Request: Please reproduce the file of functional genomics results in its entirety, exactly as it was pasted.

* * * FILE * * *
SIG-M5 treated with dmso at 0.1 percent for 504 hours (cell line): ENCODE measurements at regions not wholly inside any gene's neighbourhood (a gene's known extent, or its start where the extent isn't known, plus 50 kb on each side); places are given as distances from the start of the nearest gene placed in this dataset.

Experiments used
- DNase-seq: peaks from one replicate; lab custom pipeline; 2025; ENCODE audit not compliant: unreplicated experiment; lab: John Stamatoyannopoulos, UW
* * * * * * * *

SIG-M5 treated with dmso at 0.1 percent for 504 hours (cell line): ENCODE measurements at regions not wholly inside any gene's neighbourhood (a gene's known extent, or its start where the extent isn't known, plus 50 kb on each side); places are given as distances from the start of the nearest gene placed in this dataset.

Experiments used
- DNase-seq: peaks from one replicate; lab custom pipeline; 2025; ENCODE audit not compliant: unreplicated experiment; lab: John Stamatoyannopoulos, UW